Developing a theme he introduced Monday in his speech at Sacred Heart parish, the pope reflected on the importance of presenting the faith to others in a loving way, rather than with proselytism.
“From our grandparents we learned that love is never forced; it never deprives others of their interior freedom. That is the way Joachim and Anne loved Mary; and that is how Mary loved Jesus, with a love that never smothered him or held him back, but accompanied him in embracing the mission for which he had come into the world,” Pope Francis said.
“It was in our grandparents’ homes that many of us breathed in the fragrance of the Gospel, the strength of a faith which makes us feel at home. Thanks to them, we discovered that kind of ‘familiar’ faith. Because that is how faith is fundamentally passed on, at home, through affection and encouragement, care and closeness…Let us try to learn this, as individuals and as a Church. May we learn never to pressure the consciences of others, never to restrict the freedom of those around us.”
The Mass marks the second day of Pope Francis’ public activities during his weeklong trip to Canada. Yesterday, July 25, the pope publicly apologized for the Catholic Church’s role in running much of Canada’s government-sponsored residential school system. And speaking to a group of Catholics at Sacred Heart parish in Edmonton later that day, Francis reiterated his “shame” and sorrow at the hurt caused by Catholics during the era of Canada’s residential school system. He praised the parish community as “a house for all, open and inclusive, just as the Church should be.”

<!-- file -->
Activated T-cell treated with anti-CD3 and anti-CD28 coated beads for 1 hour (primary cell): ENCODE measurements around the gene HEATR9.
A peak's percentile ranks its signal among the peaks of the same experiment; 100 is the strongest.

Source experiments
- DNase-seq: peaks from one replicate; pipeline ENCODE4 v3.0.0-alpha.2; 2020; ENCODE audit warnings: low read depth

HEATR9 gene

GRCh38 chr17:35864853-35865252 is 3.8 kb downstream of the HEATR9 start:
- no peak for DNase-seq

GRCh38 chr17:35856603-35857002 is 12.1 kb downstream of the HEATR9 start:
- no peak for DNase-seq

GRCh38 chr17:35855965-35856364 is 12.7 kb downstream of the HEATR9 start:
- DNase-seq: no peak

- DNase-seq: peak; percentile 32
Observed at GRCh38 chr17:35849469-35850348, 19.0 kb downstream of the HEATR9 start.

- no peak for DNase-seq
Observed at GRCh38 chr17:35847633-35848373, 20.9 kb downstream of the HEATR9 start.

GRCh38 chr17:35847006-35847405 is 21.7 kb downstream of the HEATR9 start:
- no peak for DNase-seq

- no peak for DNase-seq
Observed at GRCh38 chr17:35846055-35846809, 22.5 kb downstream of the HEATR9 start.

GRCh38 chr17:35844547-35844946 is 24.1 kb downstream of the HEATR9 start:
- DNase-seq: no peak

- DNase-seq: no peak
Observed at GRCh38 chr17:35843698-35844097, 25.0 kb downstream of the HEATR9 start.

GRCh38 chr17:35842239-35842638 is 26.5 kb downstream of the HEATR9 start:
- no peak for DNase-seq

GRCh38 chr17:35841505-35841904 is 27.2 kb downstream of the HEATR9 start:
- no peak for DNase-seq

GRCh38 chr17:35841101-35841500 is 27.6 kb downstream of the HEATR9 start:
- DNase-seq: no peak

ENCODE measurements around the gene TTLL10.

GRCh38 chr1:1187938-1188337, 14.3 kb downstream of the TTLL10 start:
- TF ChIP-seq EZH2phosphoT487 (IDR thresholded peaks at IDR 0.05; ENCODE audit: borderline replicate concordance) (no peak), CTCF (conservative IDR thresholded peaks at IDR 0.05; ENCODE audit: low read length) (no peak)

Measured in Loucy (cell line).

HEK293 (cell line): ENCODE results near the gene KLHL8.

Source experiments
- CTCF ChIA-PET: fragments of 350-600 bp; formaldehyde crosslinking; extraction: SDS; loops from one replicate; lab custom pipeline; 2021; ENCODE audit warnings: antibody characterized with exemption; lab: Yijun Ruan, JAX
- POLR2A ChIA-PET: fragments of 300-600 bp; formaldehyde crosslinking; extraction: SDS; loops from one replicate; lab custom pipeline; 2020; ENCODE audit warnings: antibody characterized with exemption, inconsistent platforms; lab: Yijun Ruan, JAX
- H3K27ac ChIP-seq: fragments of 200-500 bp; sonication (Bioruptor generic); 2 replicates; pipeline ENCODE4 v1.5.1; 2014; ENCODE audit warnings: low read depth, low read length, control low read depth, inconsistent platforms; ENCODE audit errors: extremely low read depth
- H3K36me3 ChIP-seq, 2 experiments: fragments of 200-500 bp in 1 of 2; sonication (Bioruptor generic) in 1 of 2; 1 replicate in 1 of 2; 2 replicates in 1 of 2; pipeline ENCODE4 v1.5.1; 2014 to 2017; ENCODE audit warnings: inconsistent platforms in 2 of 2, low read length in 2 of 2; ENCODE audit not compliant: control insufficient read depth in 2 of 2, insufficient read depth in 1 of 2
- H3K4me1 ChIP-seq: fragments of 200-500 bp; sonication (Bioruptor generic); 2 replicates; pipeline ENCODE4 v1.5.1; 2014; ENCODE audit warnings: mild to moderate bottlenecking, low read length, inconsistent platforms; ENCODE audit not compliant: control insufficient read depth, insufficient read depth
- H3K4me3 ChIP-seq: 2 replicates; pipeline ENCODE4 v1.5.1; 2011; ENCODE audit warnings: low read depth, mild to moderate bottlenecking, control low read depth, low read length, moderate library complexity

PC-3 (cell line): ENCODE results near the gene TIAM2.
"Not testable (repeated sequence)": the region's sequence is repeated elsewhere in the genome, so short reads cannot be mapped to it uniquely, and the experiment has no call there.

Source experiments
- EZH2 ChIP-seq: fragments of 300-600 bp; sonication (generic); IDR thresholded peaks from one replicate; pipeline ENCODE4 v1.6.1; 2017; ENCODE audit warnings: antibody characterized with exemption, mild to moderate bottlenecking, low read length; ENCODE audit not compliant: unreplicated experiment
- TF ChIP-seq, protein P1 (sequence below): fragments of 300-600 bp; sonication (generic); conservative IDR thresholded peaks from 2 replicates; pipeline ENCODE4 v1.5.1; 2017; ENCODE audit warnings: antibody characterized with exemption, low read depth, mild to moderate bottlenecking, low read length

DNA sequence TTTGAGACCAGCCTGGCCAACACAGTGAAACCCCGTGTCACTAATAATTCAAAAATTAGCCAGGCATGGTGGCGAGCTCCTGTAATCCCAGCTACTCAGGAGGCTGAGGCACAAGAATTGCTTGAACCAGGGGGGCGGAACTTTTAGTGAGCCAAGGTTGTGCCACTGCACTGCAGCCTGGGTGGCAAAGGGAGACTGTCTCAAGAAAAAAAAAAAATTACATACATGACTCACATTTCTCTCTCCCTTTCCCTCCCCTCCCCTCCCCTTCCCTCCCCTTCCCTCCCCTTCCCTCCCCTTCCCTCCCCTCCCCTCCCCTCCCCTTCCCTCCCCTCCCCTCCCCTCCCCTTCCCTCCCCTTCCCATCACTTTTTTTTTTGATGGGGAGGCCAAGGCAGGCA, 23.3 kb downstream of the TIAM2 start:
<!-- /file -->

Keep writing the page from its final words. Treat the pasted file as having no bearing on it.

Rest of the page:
Commonwealth Stadium, home to the Edmonton Elks football team, is the largest outdoor arena in Canada. Local authorities estimated a crowd of 50,000 people at the July 26 Mass.
Pope Francis preached on the importance of recognizing the sacrifices that previous generations have made and of “safeguarding the treasure” of the faith that they have passed down.